PlayaOfficeWLThe Commons at Playa include the office.

Playa (the art residency compound) fits into a green oasis inside the Winter Ridge curve and is west of the Summer Lake bed.  Jer helped me unpack my art supplies, 2 weeks worth of food stuffs (think tuna and iceberg lettuce), and then, as I turned down Kathy’s kind offer to allow him to stay overnight (I was to be completely alone and she thought perhaps it would be good to have someone else with me), he went on to Lakeview, where he had photographs to pursue.

As usual I am brain-dead because I became far too absorbed in wide-eyed gazing. The landscape is one of the northern-most, lusher versions of basin and range country that we found attracted us in Nevada.   Summer lake at the moment is almost dry but still impresses one as a primary force of the landscape. Winter Ridge is no small slouch, either, as it fronts Summer Lake, forming that great crescent along its western edge. Across from Playa to the east is  the lake bed,  the Diablo Mountains, and Ten Mile Butte.


The playa of Summer Lake, from one of the Playa Compound paths. Beyond, across the lake, is either Ten Mile Butte or the Diablo Mountains

I am in Cabin 10 at Playa, and right now am totally alone. Later tonight, the on-site manager, Rachel, will be coming home, but at the moment, except for the cars that occasionally go by, this is solitude.

Well, I did see a bunch of animal scat, some of it not so small. So I suspect I am not totally alone. And I heard what I think was a coyote (I’ve never heard a clearly identified one ) as I was walking around the pond between the Lake and the Playa compound.

The North Pond and Reflections

The pond at Playa. The reflections in this desert spot were simply amazing. This is looking north, toward Winter Ridge.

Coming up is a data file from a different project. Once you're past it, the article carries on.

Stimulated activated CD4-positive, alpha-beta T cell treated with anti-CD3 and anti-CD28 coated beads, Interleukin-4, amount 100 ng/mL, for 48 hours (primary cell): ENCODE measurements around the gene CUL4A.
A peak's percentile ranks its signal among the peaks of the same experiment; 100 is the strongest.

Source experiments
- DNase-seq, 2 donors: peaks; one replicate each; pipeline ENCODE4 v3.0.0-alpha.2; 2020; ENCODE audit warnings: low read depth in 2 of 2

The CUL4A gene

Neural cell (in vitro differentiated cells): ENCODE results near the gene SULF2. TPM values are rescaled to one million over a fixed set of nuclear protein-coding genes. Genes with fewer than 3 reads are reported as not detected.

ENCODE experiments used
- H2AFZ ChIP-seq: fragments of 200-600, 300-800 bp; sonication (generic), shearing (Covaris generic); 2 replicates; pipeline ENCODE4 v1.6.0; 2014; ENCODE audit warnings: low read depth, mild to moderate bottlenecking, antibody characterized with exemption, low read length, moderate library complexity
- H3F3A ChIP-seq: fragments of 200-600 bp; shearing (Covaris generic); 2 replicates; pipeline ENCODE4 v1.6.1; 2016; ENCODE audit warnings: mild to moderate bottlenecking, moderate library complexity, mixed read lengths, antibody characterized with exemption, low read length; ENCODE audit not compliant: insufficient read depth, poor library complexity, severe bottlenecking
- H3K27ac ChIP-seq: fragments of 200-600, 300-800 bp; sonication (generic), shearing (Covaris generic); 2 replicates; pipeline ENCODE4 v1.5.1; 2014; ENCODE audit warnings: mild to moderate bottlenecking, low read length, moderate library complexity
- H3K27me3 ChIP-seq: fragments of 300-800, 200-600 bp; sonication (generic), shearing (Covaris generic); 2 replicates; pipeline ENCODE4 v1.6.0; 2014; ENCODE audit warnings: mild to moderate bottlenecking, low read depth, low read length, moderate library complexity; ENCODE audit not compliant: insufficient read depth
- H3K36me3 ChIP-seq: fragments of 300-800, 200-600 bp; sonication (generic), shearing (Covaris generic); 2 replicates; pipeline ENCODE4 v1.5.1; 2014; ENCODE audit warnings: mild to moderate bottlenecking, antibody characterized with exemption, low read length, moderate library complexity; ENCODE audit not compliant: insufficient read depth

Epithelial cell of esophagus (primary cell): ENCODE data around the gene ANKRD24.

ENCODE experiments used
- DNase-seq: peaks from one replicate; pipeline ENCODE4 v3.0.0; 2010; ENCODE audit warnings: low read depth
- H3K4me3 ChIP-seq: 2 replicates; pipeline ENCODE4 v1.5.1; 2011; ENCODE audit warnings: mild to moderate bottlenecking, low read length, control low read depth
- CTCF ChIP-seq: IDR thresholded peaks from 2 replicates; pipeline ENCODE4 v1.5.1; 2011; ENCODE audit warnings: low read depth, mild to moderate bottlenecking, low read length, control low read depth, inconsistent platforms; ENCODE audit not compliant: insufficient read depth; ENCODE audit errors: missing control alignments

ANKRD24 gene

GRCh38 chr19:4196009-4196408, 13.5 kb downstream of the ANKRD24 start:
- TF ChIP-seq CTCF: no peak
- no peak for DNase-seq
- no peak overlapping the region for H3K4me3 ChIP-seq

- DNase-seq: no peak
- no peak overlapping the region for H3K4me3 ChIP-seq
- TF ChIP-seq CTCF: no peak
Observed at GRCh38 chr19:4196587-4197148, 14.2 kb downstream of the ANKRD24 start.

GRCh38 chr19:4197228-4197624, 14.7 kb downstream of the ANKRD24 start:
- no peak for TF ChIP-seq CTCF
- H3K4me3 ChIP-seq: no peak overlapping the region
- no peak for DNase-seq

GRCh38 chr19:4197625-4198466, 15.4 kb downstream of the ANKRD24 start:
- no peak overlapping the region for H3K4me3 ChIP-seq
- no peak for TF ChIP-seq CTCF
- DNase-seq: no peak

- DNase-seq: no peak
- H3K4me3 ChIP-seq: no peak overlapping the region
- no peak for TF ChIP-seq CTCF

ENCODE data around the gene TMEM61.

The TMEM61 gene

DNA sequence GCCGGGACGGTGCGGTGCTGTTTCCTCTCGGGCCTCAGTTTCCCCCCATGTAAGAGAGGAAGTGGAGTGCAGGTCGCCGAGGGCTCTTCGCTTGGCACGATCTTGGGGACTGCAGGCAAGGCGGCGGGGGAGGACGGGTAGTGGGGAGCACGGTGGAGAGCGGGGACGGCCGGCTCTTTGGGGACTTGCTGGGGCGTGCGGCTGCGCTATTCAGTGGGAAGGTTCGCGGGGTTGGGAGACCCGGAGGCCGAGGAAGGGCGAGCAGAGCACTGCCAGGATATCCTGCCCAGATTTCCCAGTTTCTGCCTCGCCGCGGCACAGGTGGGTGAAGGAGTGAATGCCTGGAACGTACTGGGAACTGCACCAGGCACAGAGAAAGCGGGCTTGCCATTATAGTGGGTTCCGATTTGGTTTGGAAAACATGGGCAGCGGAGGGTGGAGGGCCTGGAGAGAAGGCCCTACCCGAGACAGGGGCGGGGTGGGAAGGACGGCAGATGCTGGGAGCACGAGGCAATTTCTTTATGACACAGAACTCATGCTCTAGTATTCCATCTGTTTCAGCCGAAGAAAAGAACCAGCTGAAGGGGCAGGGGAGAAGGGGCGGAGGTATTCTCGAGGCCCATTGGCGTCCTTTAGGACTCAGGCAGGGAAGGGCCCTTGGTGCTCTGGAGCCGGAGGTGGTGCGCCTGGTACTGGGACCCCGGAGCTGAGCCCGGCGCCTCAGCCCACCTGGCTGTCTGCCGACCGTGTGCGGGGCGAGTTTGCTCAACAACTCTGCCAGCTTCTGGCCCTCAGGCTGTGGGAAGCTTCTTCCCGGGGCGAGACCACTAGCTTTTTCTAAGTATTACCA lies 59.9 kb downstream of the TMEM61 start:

The quarters are elegant, simple, but have all the essential conveniences. Cabin 10 has an upstairs bedroom as well as a downstairs one and a small attached studio. Both bedrooms have balconies that look out over the lake, picking up the northern end of Winter Ridge, the Diablo mountains, and Ten Mile Butte across the dry lake bed.

It’s totally gorgeous, of course, but I must quit before I collapse. I did find my way to the computer (an Apple!) in the Commons and, after a few swearing sessions at Apple’s opacity, sent Jer a message from g-mail. So I am not being totally off the grid. But given the nature of the computer and my own delight in the isolation, I doubt that I’ll be making much of it.

Thursday, Sept 12, 2013

I was awakened in the dead of night by a raucous battle between a coyote or coyotes and a flock of geese. Such a honking and howling and barking in an otherwise silent night. The squabble was only stopped when the geese took off in one of their whooshes of wind and wings. This occurred three or four times during the early morning hours.

When I was wakened by the noise, the sky was bright with stars. When I woke next time, it had clouded over. And sunrise this morning was a scarf of clouds over the middle of the lake; Winter Ridge was thick with them; the sun was coming up in something like clear skies to the east.


So I got up and watched the sun on the clouds and the escarpment of Winter Ridge. I decided to go for a bit of a walk (it was about 6:30) but just as I put on my boots, it started to shower. The rain bounced cheerfully on the pond. The shower didn’t last long, the clouds moved off to the southeast, and by 11 the skies were clear. A heron or egret sat on the bridge across the northern end of the pond; different ducks fed here and there. A hawk or other predator flew by looking for breakfast, while swallows fed on the mosquitos. I begin to see my day taking shape.


I know what I need to start my painting processes with.

Later: Started a plein air painting today. Must go back in midday tomorrow to correct colors. The big shapes make the painting easier. Getting the colors right is the challenge.

The staff has been really helpful. Rachel took over today and found me a good cart to handle the gravel and grass I must haul my art stuff over.


The magical cart — worked like a dream through the gravel paths and grass and all my art stuff, including my own cart, fit inside.

I’m having a good time watching the playa and the animals. The bugs, not so much so. The questions are: will tonight’s rendition of drama on the playa be as exciting as last night’s; and will I sleep through it. I hope so. Rachel says a goose may have been dinner for the coyote, although she suspected it was more likely to have been a duck. I think I heard geese honking but then, what do I know?